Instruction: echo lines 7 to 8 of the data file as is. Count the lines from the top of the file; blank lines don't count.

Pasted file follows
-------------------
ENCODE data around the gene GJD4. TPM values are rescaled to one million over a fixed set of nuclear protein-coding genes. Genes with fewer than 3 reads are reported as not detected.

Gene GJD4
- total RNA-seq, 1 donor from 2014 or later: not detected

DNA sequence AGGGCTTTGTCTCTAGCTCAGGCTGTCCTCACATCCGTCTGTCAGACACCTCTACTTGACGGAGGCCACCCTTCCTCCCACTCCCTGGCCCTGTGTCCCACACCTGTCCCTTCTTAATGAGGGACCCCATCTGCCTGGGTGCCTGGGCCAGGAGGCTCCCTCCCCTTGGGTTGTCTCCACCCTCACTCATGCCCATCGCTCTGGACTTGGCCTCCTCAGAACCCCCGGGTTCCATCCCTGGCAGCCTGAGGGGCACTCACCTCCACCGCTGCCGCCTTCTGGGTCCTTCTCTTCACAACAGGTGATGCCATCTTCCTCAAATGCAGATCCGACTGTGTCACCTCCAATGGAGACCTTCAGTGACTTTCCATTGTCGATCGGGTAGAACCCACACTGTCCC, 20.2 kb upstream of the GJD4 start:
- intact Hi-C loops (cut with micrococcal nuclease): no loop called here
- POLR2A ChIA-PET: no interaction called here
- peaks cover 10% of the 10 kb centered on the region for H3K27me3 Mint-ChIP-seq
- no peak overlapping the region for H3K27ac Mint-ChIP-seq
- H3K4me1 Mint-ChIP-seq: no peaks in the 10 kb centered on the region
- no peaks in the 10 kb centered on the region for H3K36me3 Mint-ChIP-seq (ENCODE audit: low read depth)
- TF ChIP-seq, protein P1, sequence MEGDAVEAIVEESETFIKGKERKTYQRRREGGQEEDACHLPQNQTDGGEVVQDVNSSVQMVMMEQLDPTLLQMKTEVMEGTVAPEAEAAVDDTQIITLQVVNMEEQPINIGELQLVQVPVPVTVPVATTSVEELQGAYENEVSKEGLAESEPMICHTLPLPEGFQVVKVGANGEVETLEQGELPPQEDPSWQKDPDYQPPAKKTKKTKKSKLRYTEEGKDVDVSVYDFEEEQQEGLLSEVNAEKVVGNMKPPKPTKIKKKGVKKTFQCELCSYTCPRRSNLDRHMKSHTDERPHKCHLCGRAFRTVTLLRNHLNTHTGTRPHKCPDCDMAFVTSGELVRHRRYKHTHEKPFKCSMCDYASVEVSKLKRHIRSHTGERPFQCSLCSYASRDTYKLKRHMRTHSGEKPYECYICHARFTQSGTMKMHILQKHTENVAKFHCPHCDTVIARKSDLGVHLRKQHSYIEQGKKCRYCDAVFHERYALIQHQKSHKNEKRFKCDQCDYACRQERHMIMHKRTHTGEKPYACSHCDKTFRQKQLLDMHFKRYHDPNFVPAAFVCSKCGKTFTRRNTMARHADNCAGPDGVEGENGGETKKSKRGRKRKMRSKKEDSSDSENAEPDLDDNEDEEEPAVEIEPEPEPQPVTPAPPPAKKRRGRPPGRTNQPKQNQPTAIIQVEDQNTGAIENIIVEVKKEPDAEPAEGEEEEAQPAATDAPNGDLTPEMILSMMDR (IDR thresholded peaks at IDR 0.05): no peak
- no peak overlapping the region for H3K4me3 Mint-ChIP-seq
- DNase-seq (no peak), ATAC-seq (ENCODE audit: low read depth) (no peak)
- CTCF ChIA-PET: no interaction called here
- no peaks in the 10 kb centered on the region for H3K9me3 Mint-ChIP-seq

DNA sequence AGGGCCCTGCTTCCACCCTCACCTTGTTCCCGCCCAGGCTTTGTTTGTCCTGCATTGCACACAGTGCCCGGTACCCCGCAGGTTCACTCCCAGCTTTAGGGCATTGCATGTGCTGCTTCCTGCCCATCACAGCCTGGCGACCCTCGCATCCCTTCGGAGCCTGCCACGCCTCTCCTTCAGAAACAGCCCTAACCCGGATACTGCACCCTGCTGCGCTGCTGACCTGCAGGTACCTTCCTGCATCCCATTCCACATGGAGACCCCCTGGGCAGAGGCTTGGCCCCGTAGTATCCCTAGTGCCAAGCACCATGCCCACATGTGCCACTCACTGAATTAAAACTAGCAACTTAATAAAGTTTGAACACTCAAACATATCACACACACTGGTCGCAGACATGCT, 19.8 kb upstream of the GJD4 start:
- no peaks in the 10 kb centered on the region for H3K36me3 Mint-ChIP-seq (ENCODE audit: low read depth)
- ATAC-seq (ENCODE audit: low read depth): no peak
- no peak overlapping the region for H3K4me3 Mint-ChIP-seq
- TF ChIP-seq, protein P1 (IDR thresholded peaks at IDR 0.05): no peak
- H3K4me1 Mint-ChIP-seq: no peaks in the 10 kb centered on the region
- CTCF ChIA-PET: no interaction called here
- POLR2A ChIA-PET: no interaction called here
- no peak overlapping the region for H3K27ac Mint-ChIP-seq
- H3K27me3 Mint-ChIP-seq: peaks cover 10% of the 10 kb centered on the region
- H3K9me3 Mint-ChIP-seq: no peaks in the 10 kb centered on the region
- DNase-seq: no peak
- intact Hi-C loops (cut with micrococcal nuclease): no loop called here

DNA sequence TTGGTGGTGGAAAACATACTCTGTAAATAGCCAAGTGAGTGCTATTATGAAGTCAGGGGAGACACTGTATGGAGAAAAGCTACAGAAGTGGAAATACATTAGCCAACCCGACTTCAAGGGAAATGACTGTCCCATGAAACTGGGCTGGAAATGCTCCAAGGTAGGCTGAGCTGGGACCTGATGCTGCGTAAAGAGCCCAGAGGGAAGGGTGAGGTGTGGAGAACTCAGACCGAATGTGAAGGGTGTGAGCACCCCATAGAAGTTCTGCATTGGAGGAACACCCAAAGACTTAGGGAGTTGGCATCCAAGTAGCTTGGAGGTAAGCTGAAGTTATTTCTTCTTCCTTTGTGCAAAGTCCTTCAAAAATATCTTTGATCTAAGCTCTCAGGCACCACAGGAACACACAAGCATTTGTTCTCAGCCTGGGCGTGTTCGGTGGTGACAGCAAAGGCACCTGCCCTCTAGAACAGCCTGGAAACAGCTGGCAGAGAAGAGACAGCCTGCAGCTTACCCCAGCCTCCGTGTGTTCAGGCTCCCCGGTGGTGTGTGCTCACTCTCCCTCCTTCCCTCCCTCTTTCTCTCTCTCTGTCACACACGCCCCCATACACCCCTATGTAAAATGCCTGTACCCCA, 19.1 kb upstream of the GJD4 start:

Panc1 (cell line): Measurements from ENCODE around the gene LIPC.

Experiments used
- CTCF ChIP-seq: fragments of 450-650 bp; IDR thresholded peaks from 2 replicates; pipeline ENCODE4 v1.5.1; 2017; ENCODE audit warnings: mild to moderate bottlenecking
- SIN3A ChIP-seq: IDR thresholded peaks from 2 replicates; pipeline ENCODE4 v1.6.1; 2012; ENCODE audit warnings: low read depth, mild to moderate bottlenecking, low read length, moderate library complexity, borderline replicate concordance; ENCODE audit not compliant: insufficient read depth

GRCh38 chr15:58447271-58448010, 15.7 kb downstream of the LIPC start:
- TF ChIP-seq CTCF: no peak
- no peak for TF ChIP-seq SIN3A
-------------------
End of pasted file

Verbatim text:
- peaks cover 10% of the 10 kb centered on the region for H3K27me3 Mint-ChIP-seq
- no peak overlapping the region for H3K27ac Mint-ChIP-seq